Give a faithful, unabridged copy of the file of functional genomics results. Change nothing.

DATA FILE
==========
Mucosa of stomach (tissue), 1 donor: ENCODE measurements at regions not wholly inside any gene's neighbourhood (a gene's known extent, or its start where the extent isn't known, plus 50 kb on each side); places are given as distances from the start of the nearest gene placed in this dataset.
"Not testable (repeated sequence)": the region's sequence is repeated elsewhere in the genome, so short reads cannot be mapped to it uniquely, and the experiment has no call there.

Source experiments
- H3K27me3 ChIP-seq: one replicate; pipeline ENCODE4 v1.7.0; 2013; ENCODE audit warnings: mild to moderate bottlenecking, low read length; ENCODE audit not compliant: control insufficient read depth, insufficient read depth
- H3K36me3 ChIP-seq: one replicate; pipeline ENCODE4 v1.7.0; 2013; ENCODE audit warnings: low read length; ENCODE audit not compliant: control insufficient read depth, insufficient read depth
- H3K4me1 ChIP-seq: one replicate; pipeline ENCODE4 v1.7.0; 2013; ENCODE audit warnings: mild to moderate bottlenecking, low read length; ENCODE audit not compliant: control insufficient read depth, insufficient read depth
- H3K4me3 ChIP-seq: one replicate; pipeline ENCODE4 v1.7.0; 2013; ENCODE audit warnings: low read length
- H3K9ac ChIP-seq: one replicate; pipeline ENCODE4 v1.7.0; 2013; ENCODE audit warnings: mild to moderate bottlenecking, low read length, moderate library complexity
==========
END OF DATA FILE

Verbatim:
Mucosa of stomach (tissue), 1 donor: ENCODE measurements at regions not wholly inside any gene's neighbourhood (a gene's known extent, or its start where the extent isn't known, plus 50 kb on each side); places are given as distances from the start of the nearest gene placed in this dataset.
"Not testable (repeated sequence)": the region's sequence is repeated elsewhere in the genome, so short reads cannot be mapped to it uniquely, and the experiment has no call there.

Source experiments
- H3K27me3 ChIP-seq: one replicate; pipeline ENCODE4 v1.7.0; 2013; ENCODE audit warnings: mild to moderate bottlenecking, low read length; ENCODE audit not compliant: control insufficient read depth, insufficient read depth
- H3K36me3 ChIP-seq: one replicate; pipeline ENCODE4 v1.7.0; 2013; ENCODE audit warnings: low read length; ENCODE audit not compliant: control insufficient read depth, insufficient read depth
- H3K4me1 ChIP-seq: one replicate; pipeline ENCODE4 v1.7.0; 2013; ENCODE audit warnings: mild to moderate bottlenecking, low read length; ENCODE audit not compliant: control insufficient read depth, insufficient read depth
- H3K4me3 ChIP-seq: one replicate; pipeline ENCODE4 v1.7.0; 2013; ENCODE audit warnings: low read length
- H3K9ac ChIP-seq: one replicate; pipeline ENCODE4 v1.7.0; 2013; ENCODE audit warnings: mild to moderate bottlenecking, low read length, moderate library complexity